). However, the presence of astrocytes switches the death mechanism from a peroxynitrite-dependent to a TNFα-dependent pathway. These results have several important implications. First, peroxynitrite generated by activated microglia/macrophages within the necrotic foci in PVL may play a role there in direct killing of preOLs. On the other hand, in the diffuse white matter lesion, which is populated by abundant reactive astrocytes as well as microglia, a different mechanism of toxicity, such as that mediated by TNFα signaling, may be more important. Second, understanding how astrocytes communicate with activated microglia and influence the mechanism of toxicity and identifying TNFα-regulated mediators of preOL injury should provide us with mechanistic insights that can be exploited to augment protective signals while suppressing deleterious signals. It should be noted that the role of reactive nitrogen species in neonatal white matter injury has yet to be established in animal models. Blocking iNOS may have only a limited beneficial effect. In fact, in inflammatory demyelination models of multiple sclerosis, ablation of the iNOS gene actually exacerbates OL injury and clinical symptoms (Fenyk-Melody et al., 1998
; Sahrbacher et al., 1998
). The role of iNOS and its product NO in neonatal white matter injury in vivo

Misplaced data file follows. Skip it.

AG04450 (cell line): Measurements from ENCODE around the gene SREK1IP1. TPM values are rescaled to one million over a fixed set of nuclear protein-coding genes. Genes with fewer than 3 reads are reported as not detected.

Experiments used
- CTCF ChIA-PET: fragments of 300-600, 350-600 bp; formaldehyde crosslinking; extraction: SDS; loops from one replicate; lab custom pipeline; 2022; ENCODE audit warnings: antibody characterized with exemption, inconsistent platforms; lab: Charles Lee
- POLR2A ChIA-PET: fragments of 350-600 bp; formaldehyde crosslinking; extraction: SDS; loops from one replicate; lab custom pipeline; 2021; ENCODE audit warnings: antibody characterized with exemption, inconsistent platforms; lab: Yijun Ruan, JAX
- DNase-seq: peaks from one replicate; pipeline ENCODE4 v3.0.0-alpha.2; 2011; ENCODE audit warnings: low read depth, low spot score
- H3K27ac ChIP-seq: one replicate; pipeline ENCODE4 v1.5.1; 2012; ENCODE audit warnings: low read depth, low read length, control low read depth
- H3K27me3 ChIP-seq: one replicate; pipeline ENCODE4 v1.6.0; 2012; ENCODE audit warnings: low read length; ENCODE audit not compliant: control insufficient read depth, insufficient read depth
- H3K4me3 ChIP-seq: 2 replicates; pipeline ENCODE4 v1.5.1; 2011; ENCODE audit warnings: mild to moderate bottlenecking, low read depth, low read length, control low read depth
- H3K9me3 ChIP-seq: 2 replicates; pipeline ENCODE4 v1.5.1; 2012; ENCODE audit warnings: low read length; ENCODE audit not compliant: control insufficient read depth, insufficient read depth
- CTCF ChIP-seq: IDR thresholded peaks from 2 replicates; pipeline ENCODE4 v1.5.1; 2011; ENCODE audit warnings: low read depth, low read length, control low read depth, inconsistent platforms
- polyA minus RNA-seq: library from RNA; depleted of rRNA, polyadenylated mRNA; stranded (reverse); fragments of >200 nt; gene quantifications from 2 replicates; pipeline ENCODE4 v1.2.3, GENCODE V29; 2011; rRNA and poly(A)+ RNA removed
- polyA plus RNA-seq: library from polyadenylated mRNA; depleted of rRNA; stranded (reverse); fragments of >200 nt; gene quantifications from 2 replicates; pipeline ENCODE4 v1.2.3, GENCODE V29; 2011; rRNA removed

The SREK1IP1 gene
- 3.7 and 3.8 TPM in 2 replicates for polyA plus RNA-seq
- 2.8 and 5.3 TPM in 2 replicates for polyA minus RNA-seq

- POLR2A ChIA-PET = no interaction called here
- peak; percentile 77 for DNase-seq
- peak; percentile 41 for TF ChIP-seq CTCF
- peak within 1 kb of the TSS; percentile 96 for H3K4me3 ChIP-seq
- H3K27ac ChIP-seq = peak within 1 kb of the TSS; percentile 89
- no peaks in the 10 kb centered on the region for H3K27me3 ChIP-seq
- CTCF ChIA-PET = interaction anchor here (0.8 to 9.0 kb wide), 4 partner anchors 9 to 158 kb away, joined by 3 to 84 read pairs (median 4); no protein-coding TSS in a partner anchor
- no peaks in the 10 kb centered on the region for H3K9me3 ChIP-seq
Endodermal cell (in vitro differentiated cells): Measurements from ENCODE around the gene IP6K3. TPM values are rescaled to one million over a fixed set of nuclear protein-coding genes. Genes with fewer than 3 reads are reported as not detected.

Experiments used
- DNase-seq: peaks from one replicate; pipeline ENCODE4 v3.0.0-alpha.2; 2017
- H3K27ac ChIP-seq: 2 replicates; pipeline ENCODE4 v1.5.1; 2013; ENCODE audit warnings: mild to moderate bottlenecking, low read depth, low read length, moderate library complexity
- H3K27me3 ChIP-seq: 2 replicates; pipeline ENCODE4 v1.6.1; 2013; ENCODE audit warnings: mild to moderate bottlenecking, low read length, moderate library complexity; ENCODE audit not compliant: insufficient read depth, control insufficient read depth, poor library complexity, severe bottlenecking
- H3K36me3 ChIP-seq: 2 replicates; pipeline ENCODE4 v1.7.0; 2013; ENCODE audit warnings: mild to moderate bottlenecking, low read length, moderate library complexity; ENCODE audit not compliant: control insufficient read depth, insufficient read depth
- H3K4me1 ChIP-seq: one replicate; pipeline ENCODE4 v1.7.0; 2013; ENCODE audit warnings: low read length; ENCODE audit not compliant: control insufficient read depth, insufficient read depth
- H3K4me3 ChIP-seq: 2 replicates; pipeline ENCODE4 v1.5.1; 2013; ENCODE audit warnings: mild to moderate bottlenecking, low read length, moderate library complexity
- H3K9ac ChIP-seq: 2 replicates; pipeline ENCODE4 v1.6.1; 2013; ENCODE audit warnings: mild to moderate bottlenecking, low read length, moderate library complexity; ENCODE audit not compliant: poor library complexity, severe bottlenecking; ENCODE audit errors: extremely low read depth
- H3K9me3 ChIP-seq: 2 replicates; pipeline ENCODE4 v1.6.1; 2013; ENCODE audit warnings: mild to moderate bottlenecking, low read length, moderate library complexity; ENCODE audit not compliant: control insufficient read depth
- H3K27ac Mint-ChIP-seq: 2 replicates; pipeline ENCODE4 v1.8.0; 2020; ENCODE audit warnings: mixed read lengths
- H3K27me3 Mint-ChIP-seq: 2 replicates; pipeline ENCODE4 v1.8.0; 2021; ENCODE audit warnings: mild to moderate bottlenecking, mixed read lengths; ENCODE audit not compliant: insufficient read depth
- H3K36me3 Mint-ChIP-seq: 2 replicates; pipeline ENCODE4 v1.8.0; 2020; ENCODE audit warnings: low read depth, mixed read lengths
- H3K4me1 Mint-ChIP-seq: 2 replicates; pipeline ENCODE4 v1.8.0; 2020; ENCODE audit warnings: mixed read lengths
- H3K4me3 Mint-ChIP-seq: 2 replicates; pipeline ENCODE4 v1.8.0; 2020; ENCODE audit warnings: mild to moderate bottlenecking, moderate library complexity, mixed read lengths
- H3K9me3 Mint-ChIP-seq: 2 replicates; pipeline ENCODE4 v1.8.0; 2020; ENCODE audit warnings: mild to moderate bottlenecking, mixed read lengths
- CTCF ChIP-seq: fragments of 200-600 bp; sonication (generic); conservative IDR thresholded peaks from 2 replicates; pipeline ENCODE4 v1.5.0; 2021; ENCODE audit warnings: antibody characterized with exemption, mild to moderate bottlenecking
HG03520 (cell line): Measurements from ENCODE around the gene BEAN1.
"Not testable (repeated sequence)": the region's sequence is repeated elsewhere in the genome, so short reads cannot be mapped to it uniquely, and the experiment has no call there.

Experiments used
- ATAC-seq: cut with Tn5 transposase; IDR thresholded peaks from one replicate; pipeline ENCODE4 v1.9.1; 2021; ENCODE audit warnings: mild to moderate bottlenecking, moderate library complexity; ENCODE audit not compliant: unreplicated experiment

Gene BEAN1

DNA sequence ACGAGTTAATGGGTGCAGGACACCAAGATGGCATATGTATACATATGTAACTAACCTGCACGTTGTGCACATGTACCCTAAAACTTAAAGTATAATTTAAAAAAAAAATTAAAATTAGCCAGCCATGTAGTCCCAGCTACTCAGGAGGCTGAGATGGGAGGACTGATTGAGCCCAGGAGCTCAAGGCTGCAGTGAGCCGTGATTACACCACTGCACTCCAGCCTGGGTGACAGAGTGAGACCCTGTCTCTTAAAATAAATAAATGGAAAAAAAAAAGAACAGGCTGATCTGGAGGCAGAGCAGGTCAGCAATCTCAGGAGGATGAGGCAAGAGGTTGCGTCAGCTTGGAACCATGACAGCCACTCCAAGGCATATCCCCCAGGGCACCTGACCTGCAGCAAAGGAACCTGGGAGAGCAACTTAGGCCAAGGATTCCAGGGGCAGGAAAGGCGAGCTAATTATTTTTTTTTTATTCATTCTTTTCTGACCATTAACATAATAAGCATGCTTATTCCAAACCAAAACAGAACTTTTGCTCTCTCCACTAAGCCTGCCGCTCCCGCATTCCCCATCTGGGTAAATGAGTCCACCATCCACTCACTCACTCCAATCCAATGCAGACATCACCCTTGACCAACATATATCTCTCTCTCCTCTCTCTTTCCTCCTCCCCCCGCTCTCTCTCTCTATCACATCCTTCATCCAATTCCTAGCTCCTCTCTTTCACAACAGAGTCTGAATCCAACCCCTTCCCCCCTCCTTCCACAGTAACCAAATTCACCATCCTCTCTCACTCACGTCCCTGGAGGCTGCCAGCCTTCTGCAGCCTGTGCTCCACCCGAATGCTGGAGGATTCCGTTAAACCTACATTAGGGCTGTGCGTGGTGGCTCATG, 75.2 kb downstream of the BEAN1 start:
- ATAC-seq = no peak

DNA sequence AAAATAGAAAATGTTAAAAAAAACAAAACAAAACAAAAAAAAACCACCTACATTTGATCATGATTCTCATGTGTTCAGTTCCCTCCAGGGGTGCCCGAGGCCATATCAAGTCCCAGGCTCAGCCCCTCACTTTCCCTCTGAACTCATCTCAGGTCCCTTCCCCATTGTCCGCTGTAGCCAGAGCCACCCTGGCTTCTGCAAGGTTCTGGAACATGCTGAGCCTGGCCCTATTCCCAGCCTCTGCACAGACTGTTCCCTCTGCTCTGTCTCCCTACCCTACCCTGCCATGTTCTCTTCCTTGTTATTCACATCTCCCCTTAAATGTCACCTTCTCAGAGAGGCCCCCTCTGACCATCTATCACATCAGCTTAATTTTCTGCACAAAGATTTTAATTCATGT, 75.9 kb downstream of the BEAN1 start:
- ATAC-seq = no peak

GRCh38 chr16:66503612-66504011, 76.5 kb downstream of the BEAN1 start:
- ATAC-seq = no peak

therefore remains unknown. Multiple pathogenic mechanisms of preOL destruction are likely to exist. Combinatorial approaches such as blocking TNFα signaling and NO production may prove beneficial in preventing white matter injury.
In summary, this study highlights the importance of both astrocytes and microglia in mediating and regulating injury to oligodendrocyte precursors, and identifies a distinct cellular mechanism by which endotoxin-activated microglia kill preOLs in an environment in which all three types of CNS glial cells interact. Although peroxynitrite is upregulated, its toxicity to preOL is blunted by astrocytes. Instead, activation of TNFα/TNFR signaling results in preOL death when astrocytes are present. Our study provides new mechanistic insights into inflammatory injury to preOLs and underscores the necessity to consider cell-cell interactions when developing new strategies for the prevention and treatment of white matter injury.